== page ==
For a book, try Google Books, Internet Archive, the Brigham Young University Family History Archive or HeritageQuest Online (accessible through a subscribing library) to see if you can view the entire tome online for free. Books—in original or reprint form—also might be for sale on Amazon, AbeBooks  or Heritage Books.

Written by Lisa A. Alzo (October/November 2014) and Rick Crume (July 2010)

FamilySearch and WorldCat

Two indispensable genealogy resources joined forces in 2014, resulting in a win for genealogists wanting to access offline family history research materials. FamilySearch and OCLC (the Online Computer Library Center) reached an agreement to list the holdings of the FamilySearch genealogy catalog in WorldCat.

Under this partnership, OCLC incorporates data from FamilySearch’s catalog into WorldCat, and FamilySearch uses OCLC cataloging services to continue to catalog its collections in WorldCat. FamilySearch also incorporates WorldCat results into search results returned by FamilySearch genealogy services.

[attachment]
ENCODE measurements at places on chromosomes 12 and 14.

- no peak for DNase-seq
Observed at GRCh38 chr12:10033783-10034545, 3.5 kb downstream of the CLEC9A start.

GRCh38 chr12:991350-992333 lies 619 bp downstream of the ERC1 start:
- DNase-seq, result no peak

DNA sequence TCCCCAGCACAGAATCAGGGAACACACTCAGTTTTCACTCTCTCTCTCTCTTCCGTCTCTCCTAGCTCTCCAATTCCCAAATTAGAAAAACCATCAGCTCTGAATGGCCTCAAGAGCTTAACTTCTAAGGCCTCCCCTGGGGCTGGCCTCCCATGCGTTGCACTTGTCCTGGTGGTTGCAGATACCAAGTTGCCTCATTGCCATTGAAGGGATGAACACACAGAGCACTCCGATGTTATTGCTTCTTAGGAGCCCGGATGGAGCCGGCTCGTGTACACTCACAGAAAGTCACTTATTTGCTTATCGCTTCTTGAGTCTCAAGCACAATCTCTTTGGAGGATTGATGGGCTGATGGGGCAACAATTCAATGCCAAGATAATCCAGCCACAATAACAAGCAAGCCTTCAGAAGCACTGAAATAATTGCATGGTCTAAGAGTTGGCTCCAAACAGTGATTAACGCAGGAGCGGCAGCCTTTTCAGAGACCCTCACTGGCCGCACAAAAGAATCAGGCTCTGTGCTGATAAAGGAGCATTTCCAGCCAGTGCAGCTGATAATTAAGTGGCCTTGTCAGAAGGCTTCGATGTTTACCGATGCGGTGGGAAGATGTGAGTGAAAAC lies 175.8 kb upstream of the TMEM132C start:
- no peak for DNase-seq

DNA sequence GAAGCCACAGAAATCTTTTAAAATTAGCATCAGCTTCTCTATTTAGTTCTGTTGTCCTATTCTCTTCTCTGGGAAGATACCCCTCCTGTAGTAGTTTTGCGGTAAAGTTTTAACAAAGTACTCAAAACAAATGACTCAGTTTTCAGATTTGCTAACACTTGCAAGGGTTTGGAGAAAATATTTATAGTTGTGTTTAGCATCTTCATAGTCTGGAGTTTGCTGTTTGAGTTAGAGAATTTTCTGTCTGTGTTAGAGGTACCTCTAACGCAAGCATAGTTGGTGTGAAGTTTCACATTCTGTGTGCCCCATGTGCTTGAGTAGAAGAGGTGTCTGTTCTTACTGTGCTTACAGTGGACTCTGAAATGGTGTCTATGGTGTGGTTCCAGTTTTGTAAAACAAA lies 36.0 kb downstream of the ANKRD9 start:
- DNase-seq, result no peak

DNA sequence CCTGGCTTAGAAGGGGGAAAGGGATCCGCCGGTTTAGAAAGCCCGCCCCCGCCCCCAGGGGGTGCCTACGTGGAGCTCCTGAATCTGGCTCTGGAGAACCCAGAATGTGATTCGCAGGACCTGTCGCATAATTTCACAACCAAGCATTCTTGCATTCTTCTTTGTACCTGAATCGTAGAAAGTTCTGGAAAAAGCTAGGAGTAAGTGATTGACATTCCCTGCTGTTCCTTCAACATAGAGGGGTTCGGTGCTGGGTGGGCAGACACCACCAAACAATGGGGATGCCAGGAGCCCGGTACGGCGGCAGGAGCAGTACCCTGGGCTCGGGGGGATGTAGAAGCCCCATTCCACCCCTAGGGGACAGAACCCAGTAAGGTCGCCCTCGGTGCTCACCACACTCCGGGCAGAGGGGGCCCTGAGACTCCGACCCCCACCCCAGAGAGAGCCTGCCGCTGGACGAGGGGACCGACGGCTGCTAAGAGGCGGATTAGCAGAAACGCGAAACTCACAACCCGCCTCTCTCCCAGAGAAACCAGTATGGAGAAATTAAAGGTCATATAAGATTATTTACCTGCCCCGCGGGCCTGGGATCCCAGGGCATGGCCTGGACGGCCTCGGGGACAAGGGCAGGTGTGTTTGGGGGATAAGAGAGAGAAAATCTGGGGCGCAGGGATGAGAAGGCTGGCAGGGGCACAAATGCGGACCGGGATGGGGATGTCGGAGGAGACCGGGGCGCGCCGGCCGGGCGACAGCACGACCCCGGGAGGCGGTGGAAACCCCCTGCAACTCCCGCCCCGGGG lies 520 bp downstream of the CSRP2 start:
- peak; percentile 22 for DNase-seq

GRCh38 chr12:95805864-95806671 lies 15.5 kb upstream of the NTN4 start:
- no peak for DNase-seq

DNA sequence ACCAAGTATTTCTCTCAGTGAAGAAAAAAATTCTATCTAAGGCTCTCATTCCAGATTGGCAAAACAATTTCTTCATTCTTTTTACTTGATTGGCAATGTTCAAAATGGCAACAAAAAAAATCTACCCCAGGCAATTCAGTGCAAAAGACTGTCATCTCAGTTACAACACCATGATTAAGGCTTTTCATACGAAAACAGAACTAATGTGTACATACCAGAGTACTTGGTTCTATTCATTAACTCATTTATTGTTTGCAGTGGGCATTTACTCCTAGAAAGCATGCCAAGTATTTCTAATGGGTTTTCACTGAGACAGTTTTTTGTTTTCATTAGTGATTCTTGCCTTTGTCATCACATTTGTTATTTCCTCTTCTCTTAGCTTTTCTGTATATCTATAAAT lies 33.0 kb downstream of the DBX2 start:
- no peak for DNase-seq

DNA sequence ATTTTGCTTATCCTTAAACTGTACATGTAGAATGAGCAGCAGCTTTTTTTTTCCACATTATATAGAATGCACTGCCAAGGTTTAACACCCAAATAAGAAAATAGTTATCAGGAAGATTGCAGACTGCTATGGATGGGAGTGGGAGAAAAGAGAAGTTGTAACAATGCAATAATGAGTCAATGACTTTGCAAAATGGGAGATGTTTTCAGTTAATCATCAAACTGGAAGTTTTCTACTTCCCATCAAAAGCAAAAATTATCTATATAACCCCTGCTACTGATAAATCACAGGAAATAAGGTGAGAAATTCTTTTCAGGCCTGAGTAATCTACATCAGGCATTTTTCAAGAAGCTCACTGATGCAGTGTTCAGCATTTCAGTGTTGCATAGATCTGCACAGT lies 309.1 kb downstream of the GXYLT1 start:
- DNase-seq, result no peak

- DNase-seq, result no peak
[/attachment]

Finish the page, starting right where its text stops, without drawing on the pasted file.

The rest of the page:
The combined catalogs save you research steps: Instead of searching WorldCat for family and local histories and other sources, then searching FamilySearch for genealogy records, you can run a search at either site for results from both.

That makes it easier to see when a library near you holds copies of Family­Search’s genealogy resources—including printed books at the Family History Library (FHL) in Salt Lake City, which FamilySearch doesn’t circulate to its local FamilySearch Centers.

A version of this article appeared in the May/June 2013 issue of Family Tree Magazine.

Updated: July 2021